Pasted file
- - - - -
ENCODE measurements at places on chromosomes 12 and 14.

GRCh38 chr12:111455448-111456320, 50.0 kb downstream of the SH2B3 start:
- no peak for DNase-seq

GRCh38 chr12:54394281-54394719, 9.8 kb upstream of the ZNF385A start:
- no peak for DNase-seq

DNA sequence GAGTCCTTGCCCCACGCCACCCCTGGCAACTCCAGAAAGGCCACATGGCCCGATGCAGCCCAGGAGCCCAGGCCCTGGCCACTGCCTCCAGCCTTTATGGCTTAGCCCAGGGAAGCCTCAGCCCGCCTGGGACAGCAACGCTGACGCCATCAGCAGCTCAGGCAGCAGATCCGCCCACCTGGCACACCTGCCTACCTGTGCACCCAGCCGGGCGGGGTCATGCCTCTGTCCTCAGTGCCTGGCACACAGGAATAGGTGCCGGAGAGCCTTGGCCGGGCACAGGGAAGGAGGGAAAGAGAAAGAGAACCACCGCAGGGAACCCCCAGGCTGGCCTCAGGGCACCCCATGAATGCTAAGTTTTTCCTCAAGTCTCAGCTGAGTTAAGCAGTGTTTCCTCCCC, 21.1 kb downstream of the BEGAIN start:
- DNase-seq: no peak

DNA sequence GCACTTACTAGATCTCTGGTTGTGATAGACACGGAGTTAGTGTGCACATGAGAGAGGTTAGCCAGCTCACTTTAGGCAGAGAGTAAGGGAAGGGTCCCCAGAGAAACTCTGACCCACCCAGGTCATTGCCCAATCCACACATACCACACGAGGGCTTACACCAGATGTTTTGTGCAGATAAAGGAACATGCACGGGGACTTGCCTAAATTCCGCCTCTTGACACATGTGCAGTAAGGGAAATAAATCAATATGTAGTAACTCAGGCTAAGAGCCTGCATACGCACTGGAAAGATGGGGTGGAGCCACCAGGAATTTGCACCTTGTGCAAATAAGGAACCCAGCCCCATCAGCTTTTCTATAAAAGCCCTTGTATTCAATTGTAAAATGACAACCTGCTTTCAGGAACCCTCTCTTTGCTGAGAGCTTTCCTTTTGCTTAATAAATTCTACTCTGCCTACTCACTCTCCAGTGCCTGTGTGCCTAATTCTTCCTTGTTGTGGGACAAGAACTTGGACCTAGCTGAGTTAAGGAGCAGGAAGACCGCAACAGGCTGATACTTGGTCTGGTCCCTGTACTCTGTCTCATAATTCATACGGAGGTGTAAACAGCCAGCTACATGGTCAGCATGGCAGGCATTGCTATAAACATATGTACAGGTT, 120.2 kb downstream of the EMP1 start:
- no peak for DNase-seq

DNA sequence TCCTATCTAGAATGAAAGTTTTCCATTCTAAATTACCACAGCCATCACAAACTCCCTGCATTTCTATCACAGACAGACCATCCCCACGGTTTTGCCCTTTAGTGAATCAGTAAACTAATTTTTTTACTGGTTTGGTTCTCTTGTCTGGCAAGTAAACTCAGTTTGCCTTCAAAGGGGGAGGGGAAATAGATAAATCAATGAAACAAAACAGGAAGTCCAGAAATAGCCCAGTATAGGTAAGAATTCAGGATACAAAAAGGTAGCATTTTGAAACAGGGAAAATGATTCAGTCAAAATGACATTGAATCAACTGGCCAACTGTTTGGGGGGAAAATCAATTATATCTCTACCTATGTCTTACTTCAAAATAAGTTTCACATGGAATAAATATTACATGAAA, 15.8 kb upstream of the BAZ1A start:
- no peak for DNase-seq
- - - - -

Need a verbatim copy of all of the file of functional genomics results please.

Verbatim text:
ENCODE measurements at places on chromosomes 12 and 14.

GRCh38 chr12:111455448-111456320, 50.0 kb downstream of the SH2B3 start:
- no peak for DNase-seq

GRCh38 chr12:54394281-54394719, 9.8 kb upstream of the ZNF385A start:
- no peak for DNase-seq

DNA sequence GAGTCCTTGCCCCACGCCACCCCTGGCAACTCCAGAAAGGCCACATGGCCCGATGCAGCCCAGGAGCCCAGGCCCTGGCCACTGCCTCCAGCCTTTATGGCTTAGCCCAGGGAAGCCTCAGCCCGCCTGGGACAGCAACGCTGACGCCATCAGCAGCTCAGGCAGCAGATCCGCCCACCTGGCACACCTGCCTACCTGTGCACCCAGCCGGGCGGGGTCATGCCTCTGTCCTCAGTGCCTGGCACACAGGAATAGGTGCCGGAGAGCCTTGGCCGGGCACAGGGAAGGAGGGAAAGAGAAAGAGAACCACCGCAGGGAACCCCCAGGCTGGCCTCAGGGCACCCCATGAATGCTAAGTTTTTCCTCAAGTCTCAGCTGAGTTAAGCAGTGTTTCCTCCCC, 21.1 kb downstream of the BEGAIN start:
- DNase-seq: no peak

DNA sequence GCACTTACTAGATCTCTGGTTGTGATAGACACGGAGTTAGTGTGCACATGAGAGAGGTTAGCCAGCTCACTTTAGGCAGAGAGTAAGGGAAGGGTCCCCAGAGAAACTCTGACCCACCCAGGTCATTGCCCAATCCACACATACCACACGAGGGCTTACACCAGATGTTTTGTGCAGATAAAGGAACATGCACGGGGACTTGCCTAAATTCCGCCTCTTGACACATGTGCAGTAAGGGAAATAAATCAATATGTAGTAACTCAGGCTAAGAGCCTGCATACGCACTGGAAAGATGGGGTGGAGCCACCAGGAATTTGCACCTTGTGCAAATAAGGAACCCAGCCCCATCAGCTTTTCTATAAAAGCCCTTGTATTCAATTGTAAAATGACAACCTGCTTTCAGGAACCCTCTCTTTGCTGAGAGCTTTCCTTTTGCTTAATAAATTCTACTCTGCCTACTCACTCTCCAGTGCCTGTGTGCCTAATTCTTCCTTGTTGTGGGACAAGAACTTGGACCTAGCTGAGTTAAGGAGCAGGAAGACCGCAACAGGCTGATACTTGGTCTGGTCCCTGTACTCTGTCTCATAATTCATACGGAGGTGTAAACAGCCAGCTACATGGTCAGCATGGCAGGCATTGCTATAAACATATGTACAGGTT, 120.2 kb downstream of the EMP1 start:
- no peak for DNase-seq

DNA sequence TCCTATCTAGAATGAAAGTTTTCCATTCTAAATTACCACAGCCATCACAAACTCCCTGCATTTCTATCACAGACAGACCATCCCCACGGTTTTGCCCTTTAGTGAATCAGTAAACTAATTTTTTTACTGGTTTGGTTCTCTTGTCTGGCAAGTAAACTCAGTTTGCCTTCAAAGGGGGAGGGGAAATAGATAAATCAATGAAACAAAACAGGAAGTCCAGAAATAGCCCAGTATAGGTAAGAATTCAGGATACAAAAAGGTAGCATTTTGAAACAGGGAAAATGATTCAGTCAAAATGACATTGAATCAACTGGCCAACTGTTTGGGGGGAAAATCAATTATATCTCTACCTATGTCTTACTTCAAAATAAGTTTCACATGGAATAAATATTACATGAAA, 15.8 kb upstream of the BAZ1A start:
- no peak for DNase-seq